The crew of the Coast Guard Cutter Rush escorts the vessel Da Cheng, suspected of high seas drift net fishing, in the North Pacific Ocean on August 14, 2012.

Cracking down on global fish crime

Why you should care
Why you should care about IUU fishing
What we’re doing to solve the problem
How you can help

Illegal fishing and seafood fraud are not just problems for fish. These practices damage our economy, hurt fishermen who play by the rules, threaten global food security, and rob future generations of precious ocean resources.

The term illegal, unreported, and unregulated fishing – known as IUU fishing – generally refers to fishing that violates national laws or international treaties intended to keep ocean animals and environments healthy. IUU fishing also includes unreported and misreported fishing activities, as well as fishing where there are no applicable conservation or management measures.

What IUU fishing looks like
There are many types of fishing crimes to investigate and enforcement actions that NOAA and legal authorities can take in response. For example:

  • NOAA Law Enforcement investigated a company that legal authorities later found guilty of working with a California couple who illegally smuggled harp seal oil into the United States. The company was fined $1.5 million.

  • A NOAA-led investigation resulted in a $25k penalty in 2016 for one company who purposely misbranded Russian-caught codfish as Icelandic cod fillets.

  • A NOAA investigation of Hawaii-based longline fishing vessel accused of fishing in the high seas with an expired permit led to a $6,297 settlement fine.

Who is most vulnerable to IUU fishing crimes?
While U.S. wild-capture fisheries are recognized as a global model of success, developing countries are most at risk for IUU fishing; they often lack the capacity or resources to guard against these crimes taking place off their coastlines.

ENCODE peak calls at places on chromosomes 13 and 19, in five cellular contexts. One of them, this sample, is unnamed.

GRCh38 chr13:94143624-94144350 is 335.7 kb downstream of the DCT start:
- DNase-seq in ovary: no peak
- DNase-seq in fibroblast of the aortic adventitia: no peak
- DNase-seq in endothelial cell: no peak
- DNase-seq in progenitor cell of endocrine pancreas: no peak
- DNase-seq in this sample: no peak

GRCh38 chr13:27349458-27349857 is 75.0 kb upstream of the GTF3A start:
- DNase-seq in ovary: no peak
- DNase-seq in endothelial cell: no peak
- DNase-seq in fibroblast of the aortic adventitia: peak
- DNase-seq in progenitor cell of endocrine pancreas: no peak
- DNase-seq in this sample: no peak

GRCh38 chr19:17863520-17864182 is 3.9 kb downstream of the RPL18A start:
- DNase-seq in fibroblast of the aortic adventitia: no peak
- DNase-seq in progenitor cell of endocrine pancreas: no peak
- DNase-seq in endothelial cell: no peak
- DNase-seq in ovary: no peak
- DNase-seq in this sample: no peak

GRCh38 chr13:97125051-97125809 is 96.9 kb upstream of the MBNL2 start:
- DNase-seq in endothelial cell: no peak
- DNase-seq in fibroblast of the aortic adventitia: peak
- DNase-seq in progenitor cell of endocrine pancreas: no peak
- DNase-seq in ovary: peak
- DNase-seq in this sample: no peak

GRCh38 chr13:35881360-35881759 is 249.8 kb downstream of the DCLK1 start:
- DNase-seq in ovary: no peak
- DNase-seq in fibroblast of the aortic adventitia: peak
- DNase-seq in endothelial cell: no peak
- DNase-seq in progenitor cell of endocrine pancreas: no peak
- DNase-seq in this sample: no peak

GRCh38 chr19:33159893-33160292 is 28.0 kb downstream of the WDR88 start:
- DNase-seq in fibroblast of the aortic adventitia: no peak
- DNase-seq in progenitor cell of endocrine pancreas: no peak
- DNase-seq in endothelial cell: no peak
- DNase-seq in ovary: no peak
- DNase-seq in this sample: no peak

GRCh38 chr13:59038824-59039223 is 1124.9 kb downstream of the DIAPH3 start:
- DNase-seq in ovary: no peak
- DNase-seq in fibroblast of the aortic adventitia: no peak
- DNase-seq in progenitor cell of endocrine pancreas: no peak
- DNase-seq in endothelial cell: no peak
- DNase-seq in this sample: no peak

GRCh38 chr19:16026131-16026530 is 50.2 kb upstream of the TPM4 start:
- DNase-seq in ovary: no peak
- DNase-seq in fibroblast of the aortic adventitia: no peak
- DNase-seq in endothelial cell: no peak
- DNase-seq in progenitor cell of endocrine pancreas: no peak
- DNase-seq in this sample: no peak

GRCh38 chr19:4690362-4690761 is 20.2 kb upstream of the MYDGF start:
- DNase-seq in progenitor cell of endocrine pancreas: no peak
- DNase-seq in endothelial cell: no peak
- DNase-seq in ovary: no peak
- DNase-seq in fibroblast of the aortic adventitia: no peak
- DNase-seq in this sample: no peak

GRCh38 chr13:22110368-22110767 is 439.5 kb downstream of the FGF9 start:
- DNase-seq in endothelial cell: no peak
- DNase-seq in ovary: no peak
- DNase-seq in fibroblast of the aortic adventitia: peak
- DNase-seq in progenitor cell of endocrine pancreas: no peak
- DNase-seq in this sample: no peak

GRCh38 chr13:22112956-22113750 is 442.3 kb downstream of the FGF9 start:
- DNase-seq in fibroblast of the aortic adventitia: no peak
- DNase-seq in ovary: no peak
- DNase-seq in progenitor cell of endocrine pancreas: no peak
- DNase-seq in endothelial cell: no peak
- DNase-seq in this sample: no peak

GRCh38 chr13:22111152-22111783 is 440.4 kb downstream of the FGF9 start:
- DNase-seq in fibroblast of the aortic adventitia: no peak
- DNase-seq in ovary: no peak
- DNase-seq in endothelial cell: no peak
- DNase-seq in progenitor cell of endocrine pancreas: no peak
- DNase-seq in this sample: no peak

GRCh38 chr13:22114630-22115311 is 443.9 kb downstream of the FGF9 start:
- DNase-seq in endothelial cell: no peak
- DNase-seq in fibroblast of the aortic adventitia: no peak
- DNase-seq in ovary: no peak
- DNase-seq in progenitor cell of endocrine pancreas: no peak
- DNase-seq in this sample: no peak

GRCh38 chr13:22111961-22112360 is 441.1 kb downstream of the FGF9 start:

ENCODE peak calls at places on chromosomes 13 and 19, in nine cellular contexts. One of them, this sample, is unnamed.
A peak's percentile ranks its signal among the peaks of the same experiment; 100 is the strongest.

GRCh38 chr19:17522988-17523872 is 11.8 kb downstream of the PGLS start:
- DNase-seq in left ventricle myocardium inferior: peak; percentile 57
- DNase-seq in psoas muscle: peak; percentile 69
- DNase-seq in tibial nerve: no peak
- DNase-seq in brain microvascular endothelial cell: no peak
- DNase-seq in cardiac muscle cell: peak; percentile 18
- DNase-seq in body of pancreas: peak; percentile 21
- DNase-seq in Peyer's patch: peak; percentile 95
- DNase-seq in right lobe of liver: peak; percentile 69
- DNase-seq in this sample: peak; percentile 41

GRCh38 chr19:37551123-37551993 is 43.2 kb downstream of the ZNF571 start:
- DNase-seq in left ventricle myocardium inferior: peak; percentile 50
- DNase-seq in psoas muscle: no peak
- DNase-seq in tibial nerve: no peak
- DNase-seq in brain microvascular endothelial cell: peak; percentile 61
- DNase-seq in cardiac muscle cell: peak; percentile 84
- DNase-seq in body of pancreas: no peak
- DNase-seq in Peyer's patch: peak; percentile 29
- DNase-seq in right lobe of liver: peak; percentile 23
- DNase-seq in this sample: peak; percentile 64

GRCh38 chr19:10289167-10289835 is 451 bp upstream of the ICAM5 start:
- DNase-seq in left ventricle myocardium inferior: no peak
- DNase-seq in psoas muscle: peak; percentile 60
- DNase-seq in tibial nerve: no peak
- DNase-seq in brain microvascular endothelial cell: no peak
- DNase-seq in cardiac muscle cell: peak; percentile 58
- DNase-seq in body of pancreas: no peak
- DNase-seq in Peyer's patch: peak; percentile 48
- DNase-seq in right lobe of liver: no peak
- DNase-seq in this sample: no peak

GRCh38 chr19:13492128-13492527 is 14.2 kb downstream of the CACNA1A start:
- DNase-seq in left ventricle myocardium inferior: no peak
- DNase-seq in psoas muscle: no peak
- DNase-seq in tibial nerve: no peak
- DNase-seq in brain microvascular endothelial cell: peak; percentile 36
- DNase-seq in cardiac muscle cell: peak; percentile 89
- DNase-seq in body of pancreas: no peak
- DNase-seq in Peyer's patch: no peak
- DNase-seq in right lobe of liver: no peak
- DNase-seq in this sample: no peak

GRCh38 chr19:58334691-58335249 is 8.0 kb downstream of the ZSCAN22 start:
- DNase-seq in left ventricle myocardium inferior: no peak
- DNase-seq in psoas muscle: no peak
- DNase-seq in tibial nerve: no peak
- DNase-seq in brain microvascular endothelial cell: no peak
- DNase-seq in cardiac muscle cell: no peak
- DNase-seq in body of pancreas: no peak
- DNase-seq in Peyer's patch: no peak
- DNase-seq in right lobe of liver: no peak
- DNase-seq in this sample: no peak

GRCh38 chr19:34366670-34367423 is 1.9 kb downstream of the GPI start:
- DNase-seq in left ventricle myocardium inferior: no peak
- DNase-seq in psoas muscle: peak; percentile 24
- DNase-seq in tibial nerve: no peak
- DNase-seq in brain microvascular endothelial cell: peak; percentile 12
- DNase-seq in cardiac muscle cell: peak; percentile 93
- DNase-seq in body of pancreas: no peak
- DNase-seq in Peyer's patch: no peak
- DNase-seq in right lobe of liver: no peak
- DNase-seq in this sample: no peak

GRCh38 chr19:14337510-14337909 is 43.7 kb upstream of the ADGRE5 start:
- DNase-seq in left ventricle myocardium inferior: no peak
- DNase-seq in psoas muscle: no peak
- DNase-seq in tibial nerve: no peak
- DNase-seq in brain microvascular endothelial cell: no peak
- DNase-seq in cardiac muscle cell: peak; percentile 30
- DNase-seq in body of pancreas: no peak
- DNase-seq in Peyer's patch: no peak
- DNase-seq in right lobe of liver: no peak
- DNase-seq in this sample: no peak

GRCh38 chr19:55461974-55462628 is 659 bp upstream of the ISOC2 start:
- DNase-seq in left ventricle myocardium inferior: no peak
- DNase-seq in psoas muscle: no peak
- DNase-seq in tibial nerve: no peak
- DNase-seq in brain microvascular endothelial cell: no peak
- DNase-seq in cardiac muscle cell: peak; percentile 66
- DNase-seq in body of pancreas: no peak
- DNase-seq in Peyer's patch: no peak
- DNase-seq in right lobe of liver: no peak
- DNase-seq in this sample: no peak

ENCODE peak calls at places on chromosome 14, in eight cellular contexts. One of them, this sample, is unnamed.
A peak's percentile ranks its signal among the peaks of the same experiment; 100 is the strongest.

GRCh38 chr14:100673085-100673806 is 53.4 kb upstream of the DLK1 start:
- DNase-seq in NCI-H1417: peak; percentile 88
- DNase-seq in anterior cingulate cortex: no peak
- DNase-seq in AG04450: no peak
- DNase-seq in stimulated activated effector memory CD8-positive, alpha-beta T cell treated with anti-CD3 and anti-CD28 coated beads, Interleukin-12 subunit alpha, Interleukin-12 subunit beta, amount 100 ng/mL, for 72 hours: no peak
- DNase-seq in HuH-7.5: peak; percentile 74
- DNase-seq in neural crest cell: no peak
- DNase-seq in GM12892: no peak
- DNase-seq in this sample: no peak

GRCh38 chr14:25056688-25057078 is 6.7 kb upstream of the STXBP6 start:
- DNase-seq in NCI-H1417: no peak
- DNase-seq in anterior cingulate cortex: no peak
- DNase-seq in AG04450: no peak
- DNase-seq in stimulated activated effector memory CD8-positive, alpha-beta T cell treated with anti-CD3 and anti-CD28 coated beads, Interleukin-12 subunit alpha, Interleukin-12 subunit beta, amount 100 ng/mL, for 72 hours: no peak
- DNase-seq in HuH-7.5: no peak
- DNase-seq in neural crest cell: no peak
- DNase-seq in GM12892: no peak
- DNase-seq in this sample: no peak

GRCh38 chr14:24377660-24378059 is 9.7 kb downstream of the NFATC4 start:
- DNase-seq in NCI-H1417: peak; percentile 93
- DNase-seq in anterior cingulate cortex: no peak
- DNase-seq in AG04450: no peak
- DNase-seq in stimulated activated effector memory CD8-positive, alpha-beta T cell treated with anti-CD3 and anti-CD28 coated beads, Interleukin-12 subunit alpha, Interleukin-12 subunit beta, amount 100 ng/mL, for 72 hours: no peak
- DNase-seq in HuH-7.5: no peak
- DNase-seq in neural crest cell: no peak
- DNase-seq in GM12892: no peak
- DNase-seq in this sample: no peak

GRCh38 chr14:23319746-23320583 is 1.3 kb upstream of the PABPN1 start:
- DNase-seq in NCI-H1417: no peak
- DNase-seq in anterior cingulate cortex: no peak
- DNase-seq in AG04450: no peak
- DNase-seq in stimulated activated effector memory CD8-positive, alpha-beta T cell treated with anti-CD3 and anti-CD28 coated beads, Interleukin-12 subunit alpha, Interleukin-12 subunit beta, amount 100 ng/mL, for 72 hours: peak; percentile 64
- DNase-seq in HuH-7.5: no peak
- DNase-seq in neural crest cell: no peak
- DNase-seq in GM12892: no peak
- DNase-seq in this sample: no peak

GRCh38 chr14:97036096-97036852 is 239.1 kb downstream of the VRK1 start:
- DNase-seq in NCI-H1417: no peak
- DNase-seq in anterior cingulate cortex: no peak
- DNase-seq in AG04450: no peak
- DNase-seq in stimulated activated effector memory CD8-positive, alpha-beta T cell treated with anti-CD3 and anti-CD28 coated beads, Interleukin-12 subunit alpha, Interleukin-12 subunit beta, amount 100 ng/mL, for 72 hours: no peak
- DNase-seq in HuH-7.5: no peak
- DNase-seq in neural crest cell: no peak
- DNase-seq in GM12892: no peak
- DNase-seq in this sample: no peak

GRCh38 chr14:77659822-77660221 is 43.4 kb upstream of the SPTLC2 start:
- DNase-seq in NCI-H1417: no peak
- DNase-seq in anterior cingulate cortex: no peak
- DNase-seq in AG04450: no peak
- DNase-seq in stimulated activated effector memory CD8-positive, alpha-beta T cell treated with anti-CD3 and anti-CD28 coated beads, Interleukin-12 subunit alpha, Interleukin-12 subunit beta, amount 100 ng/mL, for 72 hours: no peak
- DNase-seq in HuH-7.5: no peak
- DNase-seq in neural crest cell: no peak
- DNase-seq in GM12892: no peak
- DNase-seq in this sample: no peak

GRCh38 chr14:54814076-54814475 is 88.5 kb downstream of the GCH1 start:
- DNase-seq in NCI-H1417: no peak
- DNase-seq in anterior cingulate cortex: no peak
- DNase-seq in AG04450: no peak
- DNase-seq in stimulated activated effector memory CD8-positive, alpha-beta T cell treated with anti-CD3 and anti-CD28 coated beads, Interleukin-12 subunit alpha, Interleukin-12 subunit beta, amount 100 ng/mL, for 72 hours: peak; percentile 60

The illicit nature of illegal fishing makes it difficult to quantify the full economic damage. But experts agree that the full global effect adds up to the billions or even tens of billions of dollars each year. The United States and its international partners are working to hold fishing vessels accountable to standards on par with those in U.S. waters. Such efforts will reduce illegal activities, improve working conditions and improve the chances that ocean animals are around for our children and grandchildren to enjoy.

As a recognized global leader in sustainable fisheries, the United States is working hard to share its sustainable fishing practices to other countries as well as address illegal fishing and seafood fraud. NOAA Fisheries is working with domestic and international partners and the fishing industry to increase monitoring, accountability, and enforcement — on the water, at the border and within the seafood supply chain.

We also work internationally to analyze illicit foreign fishing activities on the high seas and issue a Biennial Report to Congress that identifies nations that commit IUU fishing. We then coordinate with those nations on actions to correct identified problems. If sufficient action is not taken, the United States may issue a negative certification, stop certain fish product imports, and deny port privileges.

Liberian fishery observers toured a shrimp vessel as part of a two-week observer training program supported by NOAA Fisheries to combat IUU fishing.
Liberian fishery observers toured a shrimp vessel as part of a two-week observer training program supported by NOAA Fisheries to combat IUU fishing. (NOAA Fisheries)

The United States passed the Port State Measures Agreement in 2014. This international treaty demands accountability for anyone coming in to a U.S. port to sell fish. The treaty looks at whether the operation is licensed and legal, where it has fished and whether it caught those fish legally.

In addition, the United States established a Seafood Import Monitoring Program for 13 species of seafood most vulnerable to illicit activities, which requires documentation from the point of harvest to the point of entry into U.S. commerce. This provides a way to trace seafood entering our domestic supply chain. In combination, these efforts will work to combat and deter illegal activities and improve sustainability of our global marine resources.

As seafood consumers, you can help us crack down on illegal fishing and seafood fraud. Here’s how:

One option is to buy domestic. Because U.S. fisheries – wild-capture and farmed – are among the most sustainable, buying U.S. seafood products are a safe bet.  

Much of our seafood in the U.S. is imported, so you should check with your market’s fishmonger about where the seafood you want to buy comes from. Most U.S. retailers are also concerned about the responsible practices and sustainability of the seafood products they sell, and they have their own in-house sourcing policies to guard against illicit activities in their supply chains. Sellers should be able to tell you the country of origin.

See something? Say something. 
If you have information about illegal or fraudulent seafood sales or activity, please report it to NOAA’s Office of Law Enforcement. Call  1-800-853-1964 or your local field office.


​IUU Fishing & Seafood Fraud Web Portal

NOAA Fisheries’ Web Page on IUU Fishing

IUU: Frequently Asked Questions

Published on
June 12, 2017